In this blog, you’ll find no industry insights, learnings or advice, but simply a story of a teenage boy, choosing to draw no salary, eating cup noodles for meals, and rejecting multiple offers to a comfortable life. That’s right, I chose to build a start-up. Right after I graduated from polytechnic, I had offers from companies and even throughout my journey now, I still receive offers from companies with generous salary packages, stock options, and flexible working hours, that I can’t deny, are very attractive. However, all these did not manage to pass as something even worthy of a dilemma to me. If you decide to finish this article, you get a glimpse of how stubborn and hard-headed I am. By the end, you will either be convinced by my reasons, be inspired by them or triggered enough for you to tell me otherwise.
Probably a little context about myself, I grew up in Medan (Indonesia), in a family with 4 siblings. I was the third and back then, I was not as ambitious. I typically filled my days with computer games and surfing the internet. After graduating high school, I came to Singapore to study business, but ended up in an IT course because of my confusion in the title “Business Applications”. I was just spamming though any course with the word business in it. It seemed like a disaster and felt like I was trudging through hell when I first found out but it turned out to be a blessing in disguise. Who'd have guessed that I would actually enjoy programming? This somehow didn’t seem to surprise my family though. Since I was a kid, I have always been very interested in building Lego and was the designated house engineer for any broken things.
Life in Polytechnic was slow and I typically spent my nights in the school library watching programming videos, and building fun projects. One day, I decided to up my game and to join a hackathon. Surprisingly, I was quite competent at building things and also at articulating the potential of what I have built to win competitions from national level to crowning the international stage. But all those awards don’t matter, what matters is the journey. Through these competitions, I found my community, a second family. I found Roshan, my co-founder for Vita Verify. I found Jasmine, my life partner, and I found most of my friends.
During my study, I also tried to slot in internship opportunities as well. Throughout my journey, I have worked in an SME, a MNC and also a start-up. I guess as someone who enjoys the competition community, it would not be surprising to hear that the place I found belongingness was at the start-up. Even until now, I am still having lunches and dinners with the people I worked with from that company, even those who have since left. I can be sure none of the people in my other placements would even remember who I am.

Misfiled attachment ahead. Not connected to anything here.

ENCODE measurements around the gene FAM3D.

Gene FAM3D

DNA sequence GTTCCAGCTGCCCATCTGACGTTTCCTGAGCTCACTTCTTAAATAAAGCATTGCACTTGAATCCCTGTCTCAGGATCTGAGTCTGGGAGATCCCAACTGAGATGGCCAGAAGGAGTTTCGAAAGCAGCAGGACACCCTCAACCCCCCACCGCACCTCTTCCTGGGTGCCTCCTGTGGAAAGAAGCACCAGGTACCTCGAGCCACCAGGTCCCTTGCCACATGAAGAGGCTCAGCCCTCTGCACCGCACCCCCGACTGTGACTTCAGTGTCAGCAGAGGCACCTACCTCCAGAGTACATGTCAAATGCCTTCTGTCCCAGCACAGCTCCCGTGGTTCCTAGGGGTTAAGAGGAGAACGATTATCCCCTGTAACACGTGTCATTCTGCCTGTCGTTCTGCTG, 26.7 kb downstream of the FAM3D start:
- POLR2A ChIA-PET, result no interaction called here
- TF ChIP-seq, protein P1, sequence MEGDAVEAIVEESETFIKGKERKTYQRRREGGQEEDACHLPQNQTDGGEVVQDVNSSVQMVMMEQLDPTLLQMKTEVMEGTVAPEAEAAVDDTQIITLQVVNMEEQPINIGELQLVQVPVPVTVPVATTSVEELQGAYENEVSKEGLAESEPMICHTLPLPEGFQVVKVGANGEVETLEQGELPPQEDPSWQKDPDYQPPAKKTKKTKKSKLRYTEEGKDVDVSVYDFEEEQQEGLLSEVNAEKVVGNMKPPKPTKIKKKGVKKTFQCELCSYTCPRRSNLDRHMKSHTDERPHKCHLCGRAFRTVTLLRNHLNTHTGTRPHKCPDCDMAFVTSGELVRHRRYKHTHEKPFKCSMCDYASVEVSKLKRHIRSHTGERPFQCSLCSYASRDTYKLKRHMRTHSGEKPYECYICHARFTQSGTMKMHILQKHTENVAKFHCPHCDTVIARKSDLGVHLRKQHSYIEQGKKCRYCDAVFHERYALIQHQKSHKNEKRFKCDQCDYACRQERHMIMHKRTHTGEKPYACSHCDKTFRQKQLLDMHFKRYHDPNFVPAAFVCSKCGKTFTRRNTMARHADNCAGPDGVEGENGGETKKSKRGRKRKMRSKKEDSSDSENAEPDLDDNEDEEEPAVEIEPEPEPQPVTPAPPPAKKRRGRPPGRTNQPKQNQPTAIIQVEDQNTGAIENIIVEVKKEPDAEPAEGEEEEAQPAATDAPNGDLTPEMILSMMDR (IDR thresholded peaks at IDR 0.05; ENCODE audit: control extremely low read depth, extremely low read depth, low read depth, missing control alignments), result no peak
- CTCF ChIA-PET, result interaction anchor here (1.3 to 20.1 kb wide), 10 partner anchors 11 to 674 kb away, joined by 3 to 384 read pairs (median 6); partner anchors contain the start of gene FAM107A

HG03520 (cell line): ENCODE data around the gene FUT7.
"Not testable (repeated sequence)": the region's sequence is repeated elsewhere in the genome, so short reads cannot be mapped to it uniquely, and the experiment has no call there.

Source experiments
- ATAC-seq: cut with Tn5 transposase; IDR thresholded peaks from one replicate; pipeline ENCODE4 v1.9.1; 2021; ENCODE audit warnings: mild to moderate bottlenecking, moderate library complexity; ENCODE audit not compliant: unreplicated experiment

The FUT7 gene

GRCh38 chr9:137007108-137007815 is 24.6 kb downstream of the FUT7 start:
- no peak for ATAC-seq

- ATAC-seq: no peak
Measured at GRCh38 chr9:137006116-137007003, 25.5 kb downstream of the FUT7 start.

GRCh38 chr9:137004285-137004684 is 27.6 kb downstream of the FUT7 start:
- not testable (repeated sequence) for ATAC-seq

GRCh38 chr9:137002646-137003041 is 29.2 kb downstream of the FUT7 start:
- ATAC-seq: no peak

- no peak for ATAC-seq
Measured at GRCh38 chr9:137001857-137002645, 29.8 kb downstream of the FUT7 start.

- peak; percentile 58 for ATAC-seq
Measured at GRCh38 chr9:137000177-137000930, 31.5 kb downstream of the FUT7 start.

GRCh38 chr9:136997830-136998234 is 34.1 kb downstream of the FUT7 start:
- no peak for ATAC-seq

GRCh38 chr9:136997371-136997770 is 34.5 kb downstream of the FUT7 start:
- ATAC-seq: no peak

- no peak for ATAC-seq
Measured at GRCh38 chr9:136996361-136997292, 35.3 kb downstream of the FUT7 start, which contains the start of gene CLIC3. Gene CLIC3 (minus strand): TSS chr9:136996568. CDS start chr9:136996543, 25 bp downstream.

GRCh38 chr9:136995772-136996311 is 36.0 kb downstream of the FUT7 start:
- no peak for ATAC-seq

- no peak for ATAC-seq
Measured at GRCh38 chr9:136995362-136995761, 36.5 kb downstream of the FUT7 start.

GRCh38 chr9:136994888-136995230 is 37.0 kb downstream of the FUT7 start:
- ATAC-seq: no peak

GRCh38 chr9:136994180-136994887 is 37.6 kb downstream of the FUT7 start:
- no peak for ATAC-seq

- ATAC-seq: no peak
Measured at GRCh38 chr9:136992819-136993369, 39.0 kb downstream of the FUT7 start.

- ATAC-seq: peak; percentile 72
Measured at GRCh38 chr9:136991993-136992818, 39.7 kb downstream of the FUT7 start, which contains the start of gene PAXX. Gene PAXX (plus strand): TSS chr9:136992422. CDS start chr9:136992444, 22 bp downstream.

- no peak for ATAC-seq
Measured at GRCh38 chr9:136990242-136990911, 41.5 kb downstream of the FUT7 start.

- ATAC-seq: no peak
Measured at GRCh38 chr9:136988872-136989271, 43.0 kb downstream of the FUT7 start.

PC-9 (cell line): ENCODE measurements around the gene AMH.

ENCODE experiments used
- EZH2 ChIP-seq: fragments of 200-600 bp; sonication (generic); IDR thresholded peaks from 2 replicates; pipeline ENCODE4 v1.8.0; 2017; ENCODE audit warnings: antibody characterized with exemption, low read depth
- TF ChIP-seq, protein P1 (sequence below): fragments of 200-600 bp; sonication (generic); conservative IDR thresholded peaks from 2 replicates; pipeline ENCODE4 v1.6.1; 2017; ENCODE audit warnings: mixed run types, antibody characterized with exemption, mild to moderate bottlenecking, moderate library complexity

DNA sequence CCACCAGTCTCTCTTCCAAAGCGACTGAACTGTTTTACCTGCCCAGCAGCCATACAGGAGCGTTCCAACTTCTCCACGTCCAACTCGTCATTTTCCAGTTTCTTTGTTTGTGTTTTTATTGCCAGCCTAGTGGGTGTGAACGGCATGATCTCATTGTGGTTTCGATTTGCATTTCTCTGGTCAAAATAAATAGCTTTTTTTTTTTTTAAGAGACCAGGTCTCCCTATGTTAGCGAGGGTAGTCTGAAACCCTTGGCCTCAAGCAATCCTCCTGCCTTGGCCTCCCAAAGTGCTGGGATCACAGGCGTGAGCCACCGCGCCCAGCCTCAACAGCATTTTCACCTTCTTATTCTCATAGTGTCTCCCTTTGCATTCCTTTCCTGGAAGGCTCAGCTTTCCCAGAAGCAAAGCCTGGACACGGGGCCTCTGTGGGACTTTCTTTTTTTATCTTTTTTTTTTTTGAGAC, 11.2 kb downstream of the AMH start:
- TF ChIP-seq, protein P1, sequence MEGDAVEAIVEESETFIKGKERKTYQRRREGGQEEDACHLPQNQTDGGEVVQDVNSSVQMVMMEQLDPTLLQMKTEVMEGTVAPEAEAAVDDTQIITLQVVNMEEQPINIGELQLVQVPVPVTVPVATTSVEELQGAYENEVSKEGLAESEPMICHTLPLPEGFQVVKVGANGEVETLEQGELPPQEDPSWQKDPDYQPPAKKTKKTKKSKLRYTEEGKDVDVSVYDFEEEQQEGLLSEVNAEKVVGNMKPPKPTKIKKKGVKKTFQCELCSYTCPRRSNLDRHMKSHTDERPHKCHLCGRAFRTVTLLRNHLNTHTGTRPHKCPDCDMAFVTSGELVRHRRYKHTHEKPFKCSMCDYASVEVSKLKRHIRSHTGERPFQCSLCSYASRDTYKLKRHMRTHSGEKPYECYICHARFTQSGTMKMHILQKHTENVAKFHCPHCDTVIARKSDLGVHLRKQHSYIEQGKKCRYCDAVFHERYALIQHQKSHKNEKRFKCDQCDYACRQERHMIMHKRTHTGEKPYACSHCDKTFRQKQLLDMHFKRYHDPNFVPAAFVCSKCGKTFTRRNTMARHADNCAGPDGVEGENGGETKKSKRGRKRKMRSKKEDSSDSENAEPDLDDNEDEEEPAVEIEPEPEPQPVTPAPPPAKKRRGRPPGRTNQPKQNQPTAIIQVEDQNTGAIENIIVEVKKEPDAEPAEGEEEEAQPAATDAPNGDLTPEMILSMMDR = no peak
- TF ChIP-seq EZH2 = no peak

Life in a start-up is fun. However, something is still missing. Building something from scratch, something we care about, aimed at adding real societal value to our ecosystem. To ensure every single person has the tools to find that belongingness. Developing the idea, building the product, to have similar minded friends to work alongside and pour in our blood, sweat, and to grow ourselves along with the company, this is the community I strive to build. This is why I am building Vita Verify, and the reason why I took up the opportunity to lead 2 student communities, Tanoto Scholars Association (TSA) and Singapore Fintech Youth Chapter (SFYC). As a youth, I want to grow youth communities, to work and meet all the talented Singapore youths and to have a platform where we can all learn about something we deeply care about, which in my case, is technology.
What I've realized
Now comes the reflection and maybe something that could be insightful to you. Comparing myself before and after discovering my true calling, I am truly living in a wildly different and intriguing world. There is so much room to grow, so many interesting things out there. For one, watching all the participants pitching their ideas in the Demo Day of competitions was super inspiring. However, I must say that the most fruitful outcome, is really the people you meet throughout the journey. Through this constant self-evolving, I am lucky enough to be selected as one of the Tanoto Foundation scholars who isn’t just a donor, but a donor that really cares about the development of their students. Through them, I met Fred for leadership training and also Louise who inspired me to write this blog. Last but not least, in Vita, I experienced the most tremendous amount of growth in life. To work alongside Roshan and learn from him, to have Dipansh and Adrian by our side to grow together. Throughout the journey, I have been blessed to get to meet amazing people like Prasad, Adrian Tan who helped us understand more about the talent sphere. SMU IIE who has been super supportive in our journey since our Day 1. Ronen, Pierre, Girish, Thomas to mentor us on enterprise sales. To get to know Soo Kok Leng, Joey, Khoon Seng, Julian, Ching Ching, and many more who offered us great learning experiences to grow our venture. All these were possible with one crucial ingredient, the mentality of a growth mindset.
I guess the point I am trying to make is that it is important for us to have that hunger in us. To always be striving to grow into a better version of ourselves, always learning, always curious and to never be satisfied and stay in our comfort zone for a long time. It is crucial for us to be in an environment that supports growth. If an experience does not allow room for growth, it is vital to be mindful and aware that the best thing to do is to observe and move on. In Vita, we are pushed by the vision to enable people to grow to their best by placing them in the best environment possible. If you are curious about the talent sphere and are keen to learn about how to maximise human potential like us, be sure to follow us on LinkedIn to be kept updated.